Jennifer Nelson

Professor Tim Hagge can tell me otherwise, but I’m starting to take this personally.

Or, I should say, I’m starting to take this personally again, because I took it personally the first time.

I was a sophomore at Oregon State University when 15-year-old Kip Kinkel killed his parents and two classmates and injured 22 others at Thurston High School, located less than 30 minutes from Corvallis in Springfield.

One year later, when 18-year-old Eric Harris and 17-year-old Dylan Klebold killed 12 classmates and one teacher before killing themselves, I was equally stunned. Littleton, Colo., seems far from Oregon, unless your family lives in a neighboring town.

But the next school shooting, one month later in Conyers, Ga., was further from home, both physically and emotionally.

So was the next one.

And the one after that.

Eventually, the shootings came and went, and I didn’t even bat an eye.

That’s not to say I wasn’t saddened; I just wasn’t surprised. School shootings were something I had learned to live with.

Because like Hagge, a licensed clinical social worker in Portland State’s department of counseling and psychological services, says, “It can happen anywhere.”

On Monday, it did. And it changed everything.

A University of Arizona student, angry over being barred from taking a midterm examination, walked into the College of Nursing on Monday morning and shot and killed three professors before killing himself.

Robert Flores Jr., 41, was reportedly failing one class and struggling in another.

This is smaller than Thurston, smaller than Columbine.

It pales in comparison to the events of Sept. 11, 2001, and, more recently, the string of shootings in the Washington, D.C., area.

Yet, I am troubled.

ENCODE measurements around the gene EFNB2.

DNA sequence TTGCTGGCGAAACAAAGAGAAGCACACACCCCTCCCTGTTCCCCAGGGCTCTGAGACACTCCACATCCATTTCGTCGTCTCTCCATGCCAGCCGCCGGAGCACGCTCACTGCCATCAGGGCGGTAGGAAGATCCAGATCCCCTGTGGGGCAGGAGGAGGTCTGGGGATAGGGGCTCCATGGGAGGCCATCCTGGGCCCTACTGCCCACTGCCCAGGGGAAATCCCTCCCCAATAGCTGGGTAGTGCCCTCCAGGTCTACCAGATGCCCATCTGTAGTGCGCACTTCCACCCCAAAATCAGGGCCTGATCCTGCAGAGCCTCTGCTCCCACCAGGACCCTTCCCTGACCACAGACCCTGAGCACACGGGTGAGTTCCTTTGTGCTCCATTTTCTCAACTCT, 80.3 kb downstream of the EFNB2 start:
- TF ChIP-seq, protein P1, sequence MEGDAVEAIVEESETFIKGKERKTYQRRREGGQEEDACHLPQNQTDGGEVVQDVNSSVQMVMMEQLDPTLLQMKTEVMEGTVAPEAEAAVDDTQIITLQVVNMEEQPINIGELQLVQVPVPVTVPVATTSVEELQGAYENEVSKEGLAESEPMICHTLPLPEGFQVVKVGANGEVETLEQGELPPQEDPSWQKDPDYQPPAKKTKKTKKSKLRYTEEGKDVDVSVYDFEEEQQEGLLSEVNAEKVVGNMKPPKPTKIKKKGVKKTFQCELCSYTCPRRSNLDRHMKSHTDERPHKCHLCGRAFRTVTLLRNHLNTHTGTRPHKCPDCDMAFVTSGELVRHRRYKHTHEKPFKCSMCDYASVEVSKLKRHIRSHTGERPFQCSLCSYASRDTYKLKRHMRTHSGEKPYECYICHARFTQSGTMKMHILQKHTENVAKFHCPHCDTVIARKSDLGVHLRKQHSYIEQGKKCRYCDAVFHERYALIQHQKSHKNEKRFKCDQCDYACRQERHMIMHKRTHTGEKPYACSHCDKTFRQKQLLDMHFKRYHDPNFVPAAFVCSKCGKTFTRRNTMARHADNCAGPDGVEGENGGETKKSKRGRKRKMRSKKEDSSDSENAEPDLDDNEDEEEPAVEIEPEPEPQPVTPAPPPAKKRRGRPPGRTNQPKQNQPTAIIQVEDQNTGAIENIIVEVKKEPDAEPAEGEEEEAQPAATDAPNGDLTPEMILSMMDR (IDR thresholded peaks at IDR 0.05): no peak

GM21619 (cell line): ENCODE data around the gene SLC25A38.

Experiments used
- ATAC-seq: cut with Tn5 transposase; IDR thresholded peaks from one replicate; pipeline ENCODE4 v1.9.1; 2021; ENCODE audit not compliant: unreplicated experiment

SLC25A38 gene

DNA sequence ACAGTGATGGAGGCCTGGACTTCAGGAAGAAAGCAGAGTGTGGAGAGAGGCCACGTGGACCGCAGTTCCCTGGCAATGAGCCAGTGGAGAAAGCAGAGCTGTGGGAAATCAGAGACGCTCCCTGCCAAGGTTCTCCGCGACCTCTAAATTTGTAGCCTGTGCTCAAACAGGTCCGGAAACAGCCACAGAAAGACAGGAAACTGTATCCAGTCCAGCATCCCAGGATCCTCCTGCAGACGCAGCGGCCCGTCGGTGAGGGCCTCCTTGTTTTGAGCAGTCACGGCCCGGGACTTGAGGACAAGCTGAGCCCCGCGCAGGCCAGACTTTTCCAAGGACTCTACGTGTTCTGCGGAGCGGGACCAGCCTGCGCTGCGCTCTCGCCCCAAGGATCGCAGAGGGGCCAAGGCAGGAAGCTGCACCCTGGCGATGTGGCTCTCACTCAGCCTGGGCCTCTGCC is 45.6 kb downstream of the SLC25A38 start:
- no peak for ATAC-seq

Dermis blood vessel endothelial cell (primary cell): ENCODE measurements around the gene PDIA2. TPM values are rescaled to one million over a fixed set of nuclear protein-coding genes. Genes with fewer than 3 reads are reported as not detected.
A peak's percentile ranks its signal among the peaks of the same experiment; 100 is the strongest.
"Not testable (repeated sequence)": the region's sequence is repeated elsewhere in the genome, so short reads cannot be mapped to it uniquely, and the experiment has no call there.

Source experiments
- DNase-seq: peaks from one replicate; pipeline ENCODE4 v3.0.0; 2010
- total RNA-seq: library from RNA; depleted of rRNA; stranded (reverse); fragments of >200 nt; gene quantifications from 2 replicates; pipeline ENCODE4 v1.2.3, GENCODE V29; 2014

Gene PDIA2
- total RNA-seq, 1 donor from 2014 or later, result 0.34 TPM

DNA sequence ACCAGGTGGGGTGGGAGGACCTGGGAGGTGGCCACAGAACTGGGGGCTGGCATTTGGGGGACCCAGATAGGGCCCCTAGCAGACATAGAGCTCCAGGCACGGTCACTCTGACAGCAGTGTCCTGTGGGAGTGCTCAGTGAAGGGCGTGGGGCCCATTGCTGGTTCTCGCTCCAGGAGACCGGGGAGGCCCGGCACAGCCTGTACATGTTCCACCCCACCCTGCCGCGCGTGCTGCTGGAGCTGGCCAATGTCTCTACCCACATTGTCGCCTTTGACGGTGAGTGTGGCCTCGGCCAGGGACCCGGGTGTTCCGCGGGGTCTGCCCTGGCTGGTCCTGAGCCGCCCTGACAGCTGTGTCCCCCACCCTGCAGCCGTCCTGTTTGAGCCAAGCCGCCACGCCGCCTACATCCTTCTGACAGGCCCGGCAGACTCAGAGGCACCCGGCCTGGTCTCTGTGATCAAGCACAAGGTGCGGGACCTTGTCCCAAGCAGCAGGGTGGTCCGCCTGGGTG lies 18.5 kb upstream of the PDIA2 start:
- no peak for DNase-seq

I am scared.

This feels different than the others.

It’s more personal.

Portland State, after all, is not so different from the University of Arizona.

Both are urban universities, and both have medium- to large-sized student bodies, U of A being larger with approximately 36,000 students.

Tucson, Ariz., is, of course, closer to Portland than both New York City and Washington, D.C., making the reality of the shootings a little less avoidable.

And midterms, well they start this week, ready or not.

Hagge admits the comparisons are natural.

“These are the sort of events that rattle the collective,” he said of the shootings and terrorist attacks.

Carla Reidlinger, who works with Hagge in the department of counseling and psychological services, adds, “Since Sept. 11, there’s been a heightened sense of anxiety in general.

“This is just one more example of people having their anxiety validated.”

But that anxiety may not be necessary. Not yet, anyway.

According to interim chief of campus public safety Michael Soto, Portland State has never had an on-campus shooting. In his 22 years here, the worst he’s seen is a verbal fight between a student and a professor that almost turned physical.

Of Monday’s events, Soto said: “It heightens my awareness, but not my concern.”

Hagge adds that public safety has made great strides, pointing to the number of blue lights on campus and the number of ways to reach public safety as examples.

“All those combine for a sense of safety,” he says.

A sense of safety, in times such as these, is a hard concept to grasp.

And, yet, I want to because the alternative is much too frightening.